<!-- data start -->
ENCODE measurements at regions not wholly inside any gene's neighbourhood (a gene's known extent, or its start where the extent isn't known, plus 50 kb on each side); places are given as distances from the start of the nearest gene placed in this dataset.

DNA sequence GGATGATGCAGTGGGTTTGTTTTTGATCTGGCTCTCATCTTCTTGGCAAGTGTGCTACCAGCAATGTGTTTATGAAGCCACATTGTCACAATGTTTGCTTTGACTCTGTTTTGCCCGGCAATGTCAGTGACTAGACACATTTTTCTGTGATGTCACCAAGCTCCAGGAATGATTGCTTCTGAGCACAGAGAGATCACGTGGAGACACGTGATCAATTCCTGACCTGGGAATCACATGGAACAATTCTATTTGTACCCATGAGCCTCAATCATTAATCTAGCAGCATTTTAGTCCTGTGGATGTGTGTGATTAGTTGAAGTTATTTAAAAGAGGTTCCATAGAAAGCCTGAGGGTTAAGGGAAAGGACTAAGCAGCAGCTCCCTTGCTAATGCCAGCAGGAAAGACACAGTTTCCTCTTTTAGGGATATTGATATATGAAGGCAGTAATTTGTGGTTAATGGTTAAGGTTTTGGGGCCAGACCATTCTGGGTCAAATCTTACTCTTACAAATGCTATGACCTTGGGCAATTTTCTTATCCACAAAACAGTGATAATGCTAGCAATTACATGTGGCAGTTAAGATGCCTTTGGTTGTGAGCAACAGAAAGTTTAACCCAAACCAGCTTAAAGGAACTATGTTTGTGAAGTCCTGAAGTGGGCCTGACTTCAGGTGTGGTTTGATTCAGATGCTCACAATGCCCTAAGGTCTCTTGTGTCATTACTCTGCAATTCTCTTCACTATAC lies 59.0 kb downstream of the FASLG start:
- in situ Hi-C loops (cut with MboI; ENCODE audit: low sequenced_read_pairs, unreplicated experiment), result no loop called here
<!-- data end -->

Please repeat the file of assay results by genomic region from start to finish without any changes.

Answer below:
ENCODE measurements at regions not wholly inside any gene's neighbourhood (a gene's known extent, or its start where the extent isn't known, plus 50 kb on each side); places are given as distances from the start of the nearest gene placed in this dataset.

DNA sequence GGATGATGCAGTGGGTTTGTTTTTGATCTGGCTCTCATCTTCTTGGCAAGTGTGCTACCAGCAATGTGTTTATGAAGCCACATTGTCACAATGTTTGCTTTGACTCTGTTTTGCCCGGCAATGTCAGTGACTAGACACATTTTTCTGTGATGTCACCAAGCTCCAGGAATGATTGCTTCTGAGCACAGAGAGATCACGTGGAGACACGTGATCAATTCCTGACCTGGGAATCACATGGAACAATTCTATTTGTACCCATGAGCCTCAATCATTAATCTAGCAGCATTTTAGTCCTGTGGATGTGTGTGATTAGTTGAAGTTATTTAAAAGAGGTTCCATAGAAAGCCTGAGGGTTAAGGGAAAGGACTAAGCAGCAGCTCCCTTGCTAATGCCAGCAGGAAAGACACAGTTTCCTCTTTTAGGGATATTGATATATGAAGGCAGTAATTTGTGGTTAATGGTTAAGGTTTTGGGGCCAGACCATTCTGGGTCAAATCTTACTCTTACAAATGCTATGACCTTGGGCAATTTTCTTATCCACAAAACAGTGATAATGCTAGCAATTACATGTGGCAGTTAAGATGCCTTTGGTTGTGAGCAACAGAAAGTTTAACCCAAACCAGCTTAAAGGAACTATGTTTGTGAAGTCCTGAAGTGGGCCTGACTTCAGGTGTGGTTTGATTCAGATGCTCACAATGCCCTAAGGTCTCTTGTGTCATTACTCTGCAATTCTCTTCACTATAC lies 59.0 kb downstream of the FASLG start:
- in situ Hi-C loops (cut with MboI; ENCODE audit: low sequenced_read_pairs, unreplicated experiment), result no loop called here